Two companies in the U.S. and South America will be purchasing the aircraft
Beriev PJSC has signed orders for up to 15 Be-200ES amphibious air tankers, which are manufactured in Taganrog, Russia. The sales documents were signed at the Hydroaviasalon amphibian air show in Gelendzhik, Russia in September, 2018.
Two are being purchased by a private company, CBP Asesorías Aeronáuticas. The aircraft will be civilian registered and leased to the government of Chile during the wildfire season. The company has options to buy three more. Work has already started on the first two at PJSC Taganrog Aviation Scientific-Technical Complex n.a. G.M. Beriev, Russia. Beriev expects to deliver them in 2021.
U.S.-based Seaplane Global Air Services ordered four and has options for an additional six. Patrick Massardy of Airbus and David Baskett of Seaplane Global Air Services signed the agreement with Beriev in September.
Beriev began manufacturing the Be-200 in 2003. It is one of the few purpose-built air tankers, designed primarily for fighting wildland fires. The aircraft can land or take off on water or land, and the firefighting version can scoop water to refill its tanks which can carry up to 3,167 gallons near the end of the fuel cycle. Within two hours it can be converted to haul passengers or serve as a search and rescue aircraft, landing on water to retrieve personnel if necessary.
David Baskett, who has been associated with Pacific Skyway Airline, International Emergency Services, TTE International, and Seaplane Global Air Services has been attempting to gain support for and purchase Be-200s since at least 2009.
In 2012 the manufacturer of the aircraft, Beriev, covered the costs for two U.S. Forest Service employees to travel to Taganro, Russia, the home base of the Beriev company, to determine if the Be-200 met the criteria established by the Interagency Airtanker Board. IAB approval is necessary in order to qualify for an air tanker contract with federal agencies in the U.S. There are reports that they evaluated water drops from the Be-200 and found that it performed well. They did not test the performance with retardant.
In 2016 Mr. Baskett announced that he was working with the Beriev Aircraft Company, Global Seaplanes, and Airbus to manufacture the Be-200 in Santa Maria after the first 10 aircraft were delivered.
As far as we can tell there have been no concrete on-the-ground results from these proposals. However the agreement that Mr. Baskett and Airbus signed with Beriev in September, 2018 appears that it will result in an actual purchase of at least four Be-200ES-E aircraft.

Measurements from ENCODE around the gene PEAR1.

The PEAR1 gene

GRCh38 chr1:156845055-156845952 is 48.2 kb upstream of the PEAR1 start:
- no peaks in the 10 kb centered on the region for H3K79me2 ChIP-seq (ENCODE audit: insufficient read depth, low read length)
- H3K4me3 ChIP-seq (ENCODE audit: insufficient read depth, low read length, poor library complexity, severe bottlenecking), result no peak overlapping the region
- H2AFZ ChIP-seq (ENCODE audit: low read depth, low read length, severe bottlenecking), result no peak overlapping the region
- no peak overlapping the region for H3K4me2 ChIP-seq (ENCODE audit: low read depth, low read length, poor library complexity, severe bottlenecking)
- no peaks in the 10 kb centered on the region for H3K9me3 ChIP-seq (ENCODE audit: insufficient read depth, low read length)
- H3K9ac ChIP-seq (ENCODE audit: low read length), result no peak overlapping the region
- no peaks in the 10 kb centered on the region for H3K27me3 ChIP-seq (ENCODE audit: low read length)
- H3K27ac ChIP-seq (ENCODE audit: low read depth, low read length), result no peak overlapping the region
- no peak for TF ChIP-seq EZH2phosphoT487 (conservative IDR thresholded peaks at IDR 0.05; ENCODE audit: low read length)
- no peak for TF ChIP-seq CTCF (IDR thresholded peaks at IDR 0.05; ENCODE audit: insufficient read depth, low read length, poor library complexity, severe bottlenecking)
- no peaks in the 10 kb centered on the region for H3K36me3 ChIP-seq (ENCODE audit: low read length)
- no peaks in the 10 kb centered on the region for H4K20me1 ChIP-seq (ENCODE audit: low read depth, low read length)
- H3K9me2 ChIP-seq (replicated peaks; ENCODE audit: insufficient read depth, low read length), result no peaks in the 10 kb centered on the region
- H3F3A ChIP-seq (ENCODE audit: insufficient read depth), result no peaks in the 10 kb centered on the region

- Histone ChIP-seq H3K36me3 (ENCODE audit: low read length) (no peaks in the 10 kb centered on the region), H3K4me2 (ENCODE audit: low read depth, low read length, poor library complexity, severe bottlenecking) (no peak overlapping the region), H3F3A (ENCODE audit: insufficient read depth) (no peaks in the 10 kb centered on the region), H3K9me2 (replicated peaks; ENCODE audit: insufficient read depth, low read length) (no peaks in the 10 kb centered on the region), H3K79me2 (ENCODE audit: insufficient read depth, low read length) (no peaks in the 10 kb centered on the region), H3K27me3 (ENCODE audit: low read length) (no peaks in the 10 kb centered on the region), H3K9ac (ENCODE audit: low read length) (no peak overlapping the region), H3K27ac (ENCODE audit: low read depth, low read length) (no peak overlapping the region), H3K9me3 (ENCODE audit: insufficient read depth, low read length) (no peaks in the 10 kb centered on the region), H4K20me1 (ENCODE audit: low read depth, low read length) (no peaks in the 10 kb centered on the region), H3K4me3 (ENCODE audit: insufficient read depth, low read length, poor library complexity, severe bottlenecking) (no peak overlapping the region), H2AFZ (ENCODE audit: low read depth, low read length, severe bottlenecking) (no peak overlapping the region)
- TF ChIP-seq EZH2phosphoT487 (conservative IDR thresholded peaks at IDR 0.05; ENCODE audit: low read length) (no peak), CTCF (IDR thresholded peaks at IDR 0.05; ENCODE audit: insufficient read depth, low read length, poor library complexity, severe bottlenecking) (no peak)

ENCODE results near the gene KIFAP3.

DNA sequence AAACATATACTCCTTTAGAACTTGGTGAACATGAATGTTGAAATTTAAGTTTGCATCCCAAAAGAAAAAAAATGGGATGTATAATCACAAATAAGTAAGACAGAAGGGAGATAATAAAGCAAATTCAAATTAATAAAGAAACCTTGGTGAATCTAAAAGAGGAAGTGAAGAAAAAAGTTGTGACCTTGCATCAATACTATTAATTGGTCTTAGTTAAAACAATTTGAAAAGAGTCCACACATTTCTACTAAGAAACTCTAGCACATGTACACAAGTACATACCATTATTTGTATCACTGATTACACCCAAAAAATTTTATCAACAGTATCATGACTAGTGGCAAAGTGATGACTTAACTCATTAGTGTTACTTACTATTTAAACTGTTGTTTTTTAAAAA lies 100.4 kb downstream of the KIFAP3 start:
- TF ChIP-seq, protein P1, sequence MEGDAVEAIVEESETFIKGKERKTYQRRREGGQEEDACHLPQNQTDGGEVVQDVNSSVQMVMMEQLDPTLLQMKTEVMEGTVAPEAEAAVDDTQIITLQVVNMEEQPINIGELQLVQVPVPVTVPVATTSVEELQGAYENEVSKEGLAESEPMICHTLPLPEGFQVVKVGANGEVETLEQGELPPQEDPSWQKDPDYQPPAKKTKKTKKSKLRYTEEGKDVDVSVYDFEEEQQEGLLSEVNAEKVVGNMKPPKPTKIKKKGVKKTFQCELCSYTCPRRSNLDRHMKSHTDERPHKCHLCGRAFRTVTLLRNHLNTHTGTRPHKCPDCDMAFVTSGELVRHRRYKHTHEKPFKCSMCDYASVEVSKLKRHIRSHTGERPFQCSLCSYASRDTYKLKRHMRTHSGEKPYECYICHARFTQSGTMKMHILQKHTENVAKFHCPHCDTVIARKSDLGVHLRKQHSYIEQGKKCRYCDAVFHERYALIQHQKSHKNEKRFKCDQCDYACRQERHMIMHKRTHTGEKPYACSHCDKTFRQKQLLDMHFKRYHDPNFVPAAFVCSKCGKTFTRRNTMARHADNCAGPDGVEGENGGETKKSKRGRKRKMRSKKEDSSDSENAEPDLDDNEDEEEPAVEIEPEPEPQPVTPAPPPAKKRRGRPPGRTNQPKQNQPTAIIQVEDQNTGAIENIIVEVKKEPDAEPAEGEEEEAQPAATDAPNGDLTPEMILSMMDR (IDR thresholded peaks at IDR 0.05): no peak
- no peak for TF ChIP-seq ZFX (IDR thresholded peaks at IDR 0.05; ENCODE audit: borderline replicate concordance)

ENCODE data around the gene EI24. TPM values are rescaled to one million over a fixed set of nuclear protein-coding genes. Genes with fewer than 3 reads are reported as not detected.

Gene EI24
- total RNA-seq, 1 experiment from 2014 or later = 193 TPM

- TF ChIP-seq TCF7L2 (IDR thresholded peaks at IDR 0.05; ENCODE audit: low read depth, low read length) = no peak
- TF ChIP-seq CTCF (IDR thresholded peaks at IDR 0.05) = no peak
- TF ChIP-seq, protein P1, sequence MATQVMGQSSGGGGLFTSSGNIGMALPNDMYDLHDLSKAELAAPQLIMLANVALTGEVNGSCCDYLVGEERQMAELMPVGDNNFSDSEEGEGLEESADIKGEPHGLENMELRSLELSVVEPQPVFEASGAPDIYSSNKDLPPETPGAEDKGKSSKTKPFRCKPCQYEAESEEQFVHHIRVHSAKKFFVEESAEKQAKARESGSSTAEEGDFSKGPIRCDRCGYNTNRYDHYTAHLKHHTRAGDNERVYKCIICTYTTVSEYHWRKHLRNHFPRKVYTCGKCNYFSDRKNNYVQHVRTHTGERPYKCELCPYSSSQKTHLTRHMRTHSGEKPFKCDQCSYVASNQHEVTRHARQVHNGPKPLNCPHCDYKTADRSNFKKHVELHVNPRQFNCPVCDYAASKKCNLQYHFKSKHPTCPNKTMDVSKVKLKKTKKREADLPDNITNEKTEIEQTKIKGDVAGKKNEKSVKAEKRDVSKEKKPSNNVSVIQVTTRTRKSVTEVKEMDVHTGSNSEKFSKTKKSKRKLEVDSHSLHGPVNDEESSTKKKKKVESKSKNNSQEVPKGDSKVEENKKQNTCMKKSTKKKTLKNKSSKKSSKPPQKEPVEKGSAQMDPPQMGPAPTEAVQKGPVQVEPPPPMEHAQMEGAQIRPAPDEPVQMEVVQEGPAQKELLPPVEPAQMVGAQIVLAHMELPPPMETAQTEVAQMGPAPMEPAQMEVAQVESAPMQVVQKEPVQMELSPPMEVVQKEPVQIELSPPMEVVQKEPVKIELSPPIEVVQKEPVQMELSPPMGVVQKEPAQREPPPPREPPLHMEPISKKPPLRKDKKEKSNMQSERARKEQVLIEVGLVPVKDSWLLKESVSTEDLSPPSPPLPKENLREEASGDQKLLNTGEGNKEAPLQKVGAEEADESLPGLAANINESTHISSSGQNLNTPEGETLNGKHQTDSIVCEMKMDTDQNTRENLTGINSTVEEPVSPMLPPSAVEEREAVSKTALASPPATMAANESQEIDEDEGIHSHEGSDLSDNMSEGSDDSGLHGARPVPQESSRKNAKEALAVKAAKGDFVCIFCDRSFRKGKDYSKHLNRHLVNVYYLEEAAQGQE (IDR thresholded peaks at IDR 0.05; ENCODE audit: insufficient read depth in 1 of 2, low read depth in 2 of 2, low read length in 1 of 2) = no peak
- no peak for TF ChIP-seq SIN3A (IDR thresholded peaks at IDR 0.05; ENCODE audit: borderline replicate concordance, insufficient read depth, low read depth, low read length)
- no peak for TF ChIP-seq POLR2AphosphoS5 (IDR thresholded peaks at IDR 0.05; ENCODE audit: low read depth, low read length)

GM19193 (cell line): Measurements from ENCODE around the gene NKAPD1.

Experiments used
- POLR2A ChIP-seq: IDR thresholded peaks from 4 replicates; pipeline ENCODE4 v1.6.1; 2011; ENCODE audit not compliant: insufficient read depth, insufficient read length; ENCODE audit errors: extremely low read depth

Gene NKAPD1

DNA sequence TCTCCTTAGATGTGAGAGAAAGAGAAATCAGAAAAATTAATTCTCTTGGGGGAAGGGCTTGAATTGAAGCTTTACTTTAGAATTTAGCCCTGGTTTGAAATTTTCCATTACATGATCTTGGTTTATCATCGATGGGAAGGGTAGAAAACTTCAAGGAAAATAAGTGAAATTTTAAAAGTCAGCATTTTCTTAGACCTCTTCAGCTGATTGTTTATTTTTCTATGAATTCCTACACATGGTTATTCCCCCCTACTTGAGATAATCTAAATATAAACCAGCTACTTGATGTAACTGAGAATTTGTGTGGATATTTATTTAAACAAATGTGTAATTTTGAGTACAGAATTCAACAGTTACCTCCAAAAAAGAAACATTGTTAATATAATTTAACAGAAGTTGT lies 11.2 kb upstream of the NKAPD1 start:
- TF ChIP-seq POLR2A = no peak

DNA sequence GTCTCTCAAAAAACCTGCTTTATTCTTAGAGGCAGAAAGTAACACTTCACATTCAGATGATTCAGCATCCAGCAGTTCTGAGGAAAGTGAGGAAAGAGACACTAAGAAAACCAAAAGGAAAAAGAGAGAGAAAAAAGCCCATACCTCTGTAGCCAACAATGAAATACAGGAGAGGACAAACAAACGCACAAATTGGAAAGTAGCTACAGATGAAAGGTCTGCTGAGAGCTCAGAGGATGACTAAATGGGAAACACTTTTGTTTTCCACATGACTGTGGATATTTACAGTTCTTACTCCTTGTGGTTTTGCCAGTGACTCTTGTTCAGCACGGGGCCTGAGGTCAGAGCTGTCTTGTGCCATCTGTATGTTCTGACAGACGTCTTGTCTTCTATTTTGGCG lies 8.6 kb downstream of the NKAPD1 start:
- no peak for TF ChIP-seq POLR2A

Some Airbus personnel are involved with the project.
“They are authorized and supported by Airbus to work on the Be-200 program, which has long term recognition, and they help in development issues,” Mr. Baskett said. “Airbus is not a formal shareholder in Global.”
Mr. Baskett told us that he expects delivery of the first two in the Spring of 2020, with the next two arriving later in the year. Four more are scheduled for 2021, to be followed by the last two. The plan is for Seaplane Global Air Services to lease them to International Emergency Services for operation in the United States.
Knowing that the Be-200 does not have FAA or IAB certification I asked Mr. Baskett what he planned to do with the aircraft after receiving them.
“I plan on flying them on fires around the Western Hemisphere”, he said. “In Australia, to here, and over in Europe. So it’s a joint effort between the Europeans, the Australians, and us on using these 10 aircraft when they come off the production line. We’re in the process right now of bidding [on contracts for] the use of the aircraft with various governments.” He declined to specify which governments, other than to say it is “western governments”.
Don Oaks, the former Fire Marshall for the Santa Barbara County Fire Department, is working with Mr. Baskett and Seaplane Global Air Services, providing advice and serving as a wildland fire subject matter expert for the company. He said they expect the aircraft to follow the fire seasons around the world, moving from the Northern Hemisphere to the Southern Hemisphere and to Europe.
When I asked him what the chances are of receiving FAA approval, he said “Very high”.
Explaining what work, if any, would have to be done to the Be-200 to facilitate the approval, he said, “No, there’s no additional work that would have to be done. The aircraft is approved by the European Aviation Safety Agency, EASA, certified by them. The FAA has told me, and they authorized me to report what they told me, that they want 110 percent to certify the aircraft. And that was the head of the FAA International Certification Division.”
Mr. Baskett said the contract for the 10 aircraft requires that they have English language cockpits and for them to have FAA certification.
Training for two mechanics and five pilots will begin in May of this year in Russia. Mr. Baskett said engineers are working on plans for a Be-200 heavy support base that he intends to build in Santa Maria.
The Chinook will be working for a private company, assisting wildland firefighters
On Christmas Eve Billings Flying Service unloaded one of their CH-47D Chinooks off a ship in Chile. Two days later after reinstalling the rotor blades they flew it to a base just east of Concepción where it will begin a firefighting contract for one of the largest pulp and paper companies in Latin America. Compañía Manufacturera de Papeles y Cartones (CMPC ), which translates to Manufacturing Company of Papers and Cartons, employs over 15,000 people in Chile and seven other countries in South Ameria.
The helicopter that Billings shipped to Chile is N303AJ, a Boeing CH-47D manufactured in 1989 that fights fire with an external water bucket. At least one of the company’s ships was testing a new 2,500-gallon internal tank last summer. Billings became the first non-military owner of CH-47D Chinook helicopters when they purchased their first two in 2014. Gary Blain, co-owner of the company, and another pilot flew those aircraft from the Redstone Arsenal in Huntsville, Alabama to the company’s facilities south of Billings, Montana near the Yellowstone River. Anything you do with aircraft is expensive. Mr. Blain said they spent $32,000 for fuel during their two-day trip, with an overnight stopover in Norfolk, Nebraska.
Billings has seven other Chinooks, one Sikorsky UH-60, five Bell 206s, five Airbus AS350 B3s, one MD 500, and one Hiller 12B.
All of these photos in Chile were provided by Brian Jensen of Billings Flying Service.